Could Lincoln have prevented this election from taking place at all? He had already assumed many widespread powers and established a strong precedent of expanding executive authority, causing many to label him a tyrant (including John Wilkes Booth). He suspended the writ of habeas corpus in Maryland over the issue of Confederate spies lurking behind the capital. Short of suspending the election, many in the party wondered if it could be delayed. Party members recommended postponing their convention until September to give the military more time for a major victory. Other Republicans went further, wanting to postpone four more years or until the rebellion was completely subdued.

What was at stake with this election? The White House obviously, but it goes deeper towards policy and the heart of the nation. If Democrats won, a negotiated peace would ensue. There’s a possibility the southern states would be readmitted to the union and keep their slaves with stronger states’ rights, weakening the federal government, and effectively turning the whole country into a confederation. This would result in the possibility of abolitionist states completely breaking away from the republic. There was another possibility of the Confederacy successfully seceding from the union and a total Balkanization of North America.

Ultimately, it was the war and Lincoln’s solid, unwavering commitment to its aims  of preserving the republic that determined the fate of the election. After the victories of ’63 in Gettysburg and Vicksburg, the Confederacy appeared to be beaten but was far from being totally defeated. Grant, Sherman and the Union armies they commanded vehemently sought that total defeat of the Confederacy without relent. It was Sherman’s taking of Atlanta in September that helped secure Lincoln’s victory.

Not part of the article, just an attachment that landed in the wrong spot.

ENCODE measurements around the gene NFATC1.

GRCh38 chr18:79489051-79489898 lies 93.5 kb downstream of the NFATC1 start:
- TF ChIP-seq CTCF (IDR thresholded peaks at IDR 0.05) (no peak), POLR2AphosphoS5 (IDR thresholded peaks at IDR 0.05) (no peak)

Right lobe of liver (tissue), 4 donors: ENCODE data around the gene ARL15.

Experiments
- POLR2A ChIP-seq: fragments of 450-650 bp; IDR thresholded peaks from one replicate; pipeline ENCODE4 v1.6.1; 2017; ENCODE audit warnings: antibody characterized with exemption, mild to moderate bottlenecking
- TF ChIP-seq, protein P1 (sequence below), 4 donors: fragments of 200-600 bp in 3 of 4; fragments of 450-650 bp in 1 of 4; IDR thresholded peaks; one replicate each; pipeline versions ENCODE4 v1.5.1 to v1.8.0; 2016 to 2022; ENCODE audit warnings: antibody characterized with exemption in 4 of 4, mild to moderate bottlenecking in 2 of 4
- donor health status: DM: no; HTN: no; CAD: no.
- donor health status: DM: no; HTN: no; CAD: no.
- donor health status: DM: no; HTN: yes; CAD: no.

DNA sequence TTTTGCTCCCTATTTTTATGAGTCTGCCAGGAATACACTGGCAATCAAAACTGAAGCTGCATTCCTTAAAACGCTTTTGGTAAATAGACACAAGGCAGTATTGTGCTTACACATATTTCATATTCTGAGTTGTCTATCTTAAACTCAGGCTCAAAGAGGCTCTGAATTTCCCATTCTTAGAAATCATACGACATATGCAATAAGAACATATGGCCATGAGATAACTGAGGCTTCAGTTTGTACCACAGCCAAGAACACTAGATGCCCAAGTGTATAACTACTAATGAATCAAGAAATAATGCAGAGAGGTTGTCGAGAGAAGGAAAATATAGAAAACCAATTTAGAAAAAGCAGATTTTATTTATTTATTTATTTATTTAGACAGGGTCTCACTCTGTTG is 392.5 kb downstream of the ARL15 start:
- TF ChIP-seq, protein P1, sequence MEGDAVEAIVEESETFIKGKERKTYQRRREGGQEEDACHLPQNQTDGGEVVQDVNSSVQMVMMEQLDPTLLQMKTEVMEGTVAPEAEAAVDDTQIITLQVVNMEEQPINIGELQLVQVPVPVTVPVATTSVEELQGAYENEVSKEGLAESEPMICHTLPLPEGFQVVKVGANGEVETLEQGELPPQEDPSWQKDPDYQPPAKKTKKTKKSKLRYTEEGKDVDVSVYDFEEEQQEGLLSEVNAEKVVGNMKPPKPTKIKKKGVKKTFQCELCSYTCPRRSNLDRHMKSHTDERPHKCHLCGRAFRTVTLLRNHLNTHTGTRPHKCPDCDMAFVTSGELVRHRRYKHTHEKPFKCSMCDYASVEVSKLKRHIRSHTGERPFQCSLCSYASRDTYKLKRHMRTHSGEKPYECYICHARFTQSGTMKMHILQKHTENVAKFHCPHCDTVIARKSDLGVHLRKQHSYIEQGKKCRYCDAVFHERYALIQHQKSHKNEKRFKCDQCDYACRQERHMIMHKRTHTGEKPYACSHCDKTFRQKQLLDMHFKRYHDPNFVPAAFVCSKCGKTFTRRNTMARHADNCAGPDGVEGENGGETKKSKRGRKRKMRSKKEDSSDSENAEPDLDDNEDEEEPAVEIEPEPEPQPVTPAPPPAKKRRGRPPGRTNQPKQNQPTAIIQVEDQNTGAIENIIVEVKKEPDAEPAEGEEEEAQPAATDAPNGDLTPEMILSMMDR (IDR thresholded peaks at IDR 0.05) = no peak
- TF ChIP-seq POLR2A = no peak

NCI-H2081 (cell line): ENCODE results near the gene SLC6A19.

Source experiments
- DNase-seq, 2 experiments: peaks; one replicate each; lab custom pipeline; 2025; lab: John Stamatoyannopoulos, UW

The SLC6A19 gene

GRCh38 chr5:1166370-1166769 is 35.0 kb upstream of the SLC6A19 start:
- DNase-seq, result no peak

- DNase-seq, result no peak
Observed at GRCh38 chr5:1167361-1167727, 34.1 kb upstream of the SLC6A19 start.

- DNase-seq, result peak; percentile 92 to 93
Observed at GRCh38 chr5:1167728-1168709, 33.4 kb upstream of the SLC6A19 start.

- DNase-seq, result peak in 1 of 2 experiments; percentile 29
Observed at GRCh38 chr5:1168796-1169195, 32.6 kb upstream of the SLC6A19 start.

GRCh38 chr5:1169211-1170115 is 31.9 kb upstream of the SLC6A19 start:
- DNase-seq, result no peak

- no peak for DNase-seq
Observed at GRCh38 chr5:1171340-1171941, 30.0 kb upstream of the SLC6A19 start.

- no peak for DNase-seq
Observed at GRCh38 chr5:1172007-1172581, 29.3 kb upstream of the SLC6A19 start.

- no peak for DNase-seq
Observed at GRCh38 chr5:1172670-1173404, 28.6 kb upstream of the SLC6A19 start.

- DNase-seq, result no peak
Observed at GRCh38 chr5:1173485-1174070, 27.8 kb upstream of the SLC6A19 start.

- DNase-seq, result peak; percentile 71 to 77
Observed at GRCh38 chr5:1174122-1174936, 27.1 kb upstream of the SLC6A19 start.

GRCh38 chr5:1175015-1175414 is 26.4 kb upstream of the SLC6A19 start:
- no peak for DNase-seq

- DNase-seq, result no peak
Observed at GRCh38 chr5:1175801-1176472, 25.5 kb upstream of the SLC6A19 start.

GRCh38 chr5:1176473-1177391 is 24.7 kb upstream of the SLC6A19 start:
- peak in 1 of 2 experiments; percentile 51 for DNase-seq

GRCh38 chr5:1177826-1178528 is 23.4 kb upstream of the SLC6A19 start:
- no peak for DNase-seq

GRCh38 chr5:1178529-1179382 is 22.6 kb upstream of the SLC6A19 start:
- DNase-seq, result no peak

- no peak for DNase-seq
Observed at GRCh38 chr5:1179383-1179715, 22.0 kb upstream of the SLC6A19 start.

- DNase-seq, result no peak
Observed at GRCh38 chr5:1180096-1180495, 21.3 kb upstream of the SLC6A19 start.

In the end, Lincoln won by a landslide, by over 400,000 popular votes. He carried 22 states with 212 electoral votes and 2.2 million popular votes to McClellan’s 3 states, 21 electoral votes and 1.8 million popular votes.

1864 was a monumental year in military history as the Union applied total war against the Confederacy affecting all levels of society, government, and economy, not to mention the degradation of the South’s military capacity. Lincoln was at the head of this all.

The election was about the greatness of Abe Lincoln and what he meant to the people.

Its results had a devastating effect on all levels of the Confederacy. Richmond and the last remaining plantation owners all knew good and well what Lincoln’s victory meant — 4 more years of unrelenting total war pressure.

His leadership was exemplified by an eternal optimism while constantly staring down the face of defeat. Doris Kearns Goodwin inTeam of Rivalswrites, “ As he had done so many times before, Lincoln withstood the storm of defeat by replacing anguish over an unchangeable past with hope in an uncharted future.”